Experiencing Aatman

elmec elmec at GIASBG01.VSNL.NET.IN
Sat Feb 19 07:39:00 CST 2000

Re : Tarka and Shruthi

Sri Anand Hudli wrote :

“Just as the mind by its very nature runs after external
 objects of the senses, the human intellect too by its very nature tries

 to find a rational explanation for everything. Just as silencing of
 the mind is required for the direct realization of the Self, the
 silencing of the intellect too is required for the same realization”.

This sort of silencing is taught in Yoga, which I think is a temporary
phase. How long can the mind/intellect be silent ? They will naturally
return to their very nature of wandering. So whatever we realise during
those silent moments also disappear once the mind is back to its
original noisy self. We would achieve nothing by such a practice.

The true realisation can dawn only by viveka of the aatma and anaatma.
Once our mind realises that there is no permanent happiness that it can
achieve by running after annatma vasthus, it becomes docile, stops all
its wild hankering after sensory objects. There arises no need to bridle
it. Even if it were to raise its hood sometimes, it immediately awakens
to the truth and lowers its hood automatically. You just do not have to
do anything to curb it. This is my experience.

Anand once again writes :

“I completely agree that all teachings of shruti should culminate in
 direct experience. But then, even before we embark on an attempt to
 experience something that the shruti says,


And Ravi writes :

“No amount of logic can convince or disprove that sugar is
sweet. One has to experience it


In Ravi’s example of experiencing the sweetness of the sugar, three
things are involved. The pramaatru – ie, me , the Prameya – ie, the
sweetness of sugar and the Pramaana – our taste buds. Agreed.

But the experience of the Brahman/Aatman is not similar to this.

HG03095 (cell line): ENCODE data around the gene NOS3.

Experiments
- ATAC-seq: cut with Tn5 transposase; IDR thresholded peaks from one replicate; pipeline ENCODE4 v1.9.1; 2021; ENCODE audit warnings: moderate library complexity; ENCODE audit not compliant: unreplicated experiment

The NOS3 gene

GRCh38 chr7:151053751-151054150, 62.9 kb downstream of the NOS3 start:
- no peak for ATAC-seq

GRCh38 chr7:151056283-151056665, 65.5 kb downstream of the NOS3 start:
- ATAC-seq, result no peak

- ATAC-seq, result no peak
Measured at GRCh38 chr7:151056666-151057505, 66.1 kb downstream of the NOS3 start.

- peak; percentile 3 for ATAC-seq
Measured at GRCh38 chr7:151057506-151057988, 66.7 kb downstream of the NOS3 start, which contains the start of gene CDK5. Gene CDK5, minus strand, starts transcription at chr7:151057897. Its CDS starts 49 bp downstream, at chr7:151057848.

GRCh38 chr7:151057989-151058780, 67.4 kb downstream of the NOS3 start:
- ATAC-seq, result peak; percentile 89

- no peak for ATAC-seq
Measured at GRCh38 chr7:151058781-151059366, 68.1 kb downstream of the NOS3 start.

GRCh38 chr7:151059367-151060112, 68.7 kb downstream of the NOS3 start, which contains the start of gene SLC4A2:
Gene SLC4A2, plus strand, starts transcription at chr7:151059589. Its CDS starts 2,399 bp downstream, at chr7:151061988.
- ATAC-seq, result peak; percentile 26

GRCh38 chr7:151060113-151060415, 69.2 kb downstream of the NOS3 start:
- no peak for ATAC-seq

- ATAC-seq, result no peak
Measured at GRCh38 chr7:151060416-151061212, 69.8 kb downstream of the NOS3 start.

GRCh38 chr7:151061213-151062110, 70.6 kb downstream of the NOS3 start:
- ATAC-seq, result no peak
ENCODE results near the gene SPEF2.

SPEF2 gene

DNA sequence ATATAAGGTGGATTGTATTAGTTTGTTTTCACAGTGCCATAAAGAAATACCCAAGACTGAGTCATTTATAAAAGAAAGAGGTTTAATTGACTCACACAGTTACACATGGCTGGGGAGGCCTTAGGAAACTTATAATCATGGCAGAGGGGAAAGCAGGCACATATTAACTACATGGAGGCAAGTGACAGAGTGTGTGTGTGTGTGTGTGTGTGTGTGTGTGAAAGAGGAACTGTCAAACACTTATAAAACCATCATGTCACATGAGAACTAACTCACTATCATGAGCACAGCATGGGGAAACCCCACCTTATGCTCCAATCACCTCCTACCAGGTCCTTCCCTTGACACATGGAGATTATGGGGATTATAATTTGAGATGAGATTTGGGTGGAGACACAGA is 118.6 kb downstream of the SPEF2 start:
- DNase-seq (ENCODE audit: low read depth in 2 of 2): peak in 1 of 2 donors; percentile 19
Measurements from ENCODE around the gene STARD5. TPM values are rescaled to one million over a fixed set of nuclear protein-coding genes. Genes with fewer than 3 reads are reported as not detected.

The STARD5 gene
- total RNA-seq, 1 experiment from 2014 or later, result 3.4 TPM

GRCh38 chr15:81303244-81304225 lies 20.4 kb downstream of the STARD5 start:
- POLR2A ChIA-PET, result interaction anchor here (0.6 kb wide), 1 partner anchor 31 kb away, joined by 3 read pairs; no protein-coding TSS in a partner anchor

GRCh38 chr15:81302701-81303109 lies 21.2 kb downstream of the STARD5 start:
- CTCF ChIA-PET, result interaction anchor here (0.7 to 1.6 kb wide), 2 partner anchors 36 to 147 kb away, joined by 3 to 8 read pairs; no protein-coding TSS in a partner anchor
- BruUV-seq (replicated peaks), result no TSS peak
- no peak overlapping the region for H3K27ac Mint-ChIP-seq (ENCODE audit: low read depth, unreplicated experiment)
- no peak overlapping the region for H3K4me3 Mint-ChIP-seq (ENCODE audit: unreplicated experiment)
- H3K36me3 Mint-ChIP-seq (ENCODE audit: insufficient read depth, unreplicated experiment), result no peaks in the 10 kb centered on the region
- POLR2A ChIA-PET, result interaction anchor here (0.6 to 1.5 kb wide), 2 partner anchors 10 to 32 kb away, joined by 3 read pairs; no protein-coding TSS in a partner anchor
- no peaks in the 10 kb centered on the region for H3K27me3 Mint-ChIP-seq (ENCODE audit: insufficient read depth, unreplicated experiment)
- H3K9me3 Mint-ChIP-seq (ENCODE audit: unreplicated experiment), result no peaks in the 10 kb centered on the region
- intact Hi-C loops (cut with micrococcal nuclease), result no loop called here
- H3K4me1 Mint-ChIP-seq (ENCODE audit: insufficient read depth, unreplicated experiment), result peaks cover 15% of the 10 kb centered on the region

Because, here, the Pramaatru, Prameya and Pramaana are all one. If as
Anand says, we must have a direct experience of the dictum “ Tat Twam
Asi ” it is not plausible, because then the experiencer has to be
different from that which is experienced, which defeats the dictum !
Once we listen to the dictum of the Shruthi through a Guru, we just have
to know that we are not the other achetana things like body-mind complex
, but we are that very Chetana itself. This is very clear in all our
experience during the states of Jaagrit  and swapna , where we have
different body-mind complexes  and during sushupthi even those things
are not there, yet we are aware of that “I” which has experienced all
these three states. Only a firm conviction that that Chetana which is
avinaashi is me is all that one has to abide in always.

Shankara in his Upadesha Saahasri ( Prakarana 18, shloka 210 ) clearly
says :

itOnyOnubhavah kashchiDatmanO nOpapadyate
avijNatam vijAnatAm vijnAtAramiti shruteh

One can not have any other experience called “ Aatmaanubhava “ other
than this ( firm conviction ). One who says “ I have understood ” has
not understood. How can he understand That by Which he understands
everything – thus says Shruthi.

VijnAtAramarE kEna vijAnIyAt  -  Bri 2-3-14

I may have erred in many places in my enthusiasm to put forward my
opinion. Kindly excuse. The new kind of notation which you all use while
quoting Sanskrit shlokas in English is new to me and I may have
committed mistakes. Kindly correct me.

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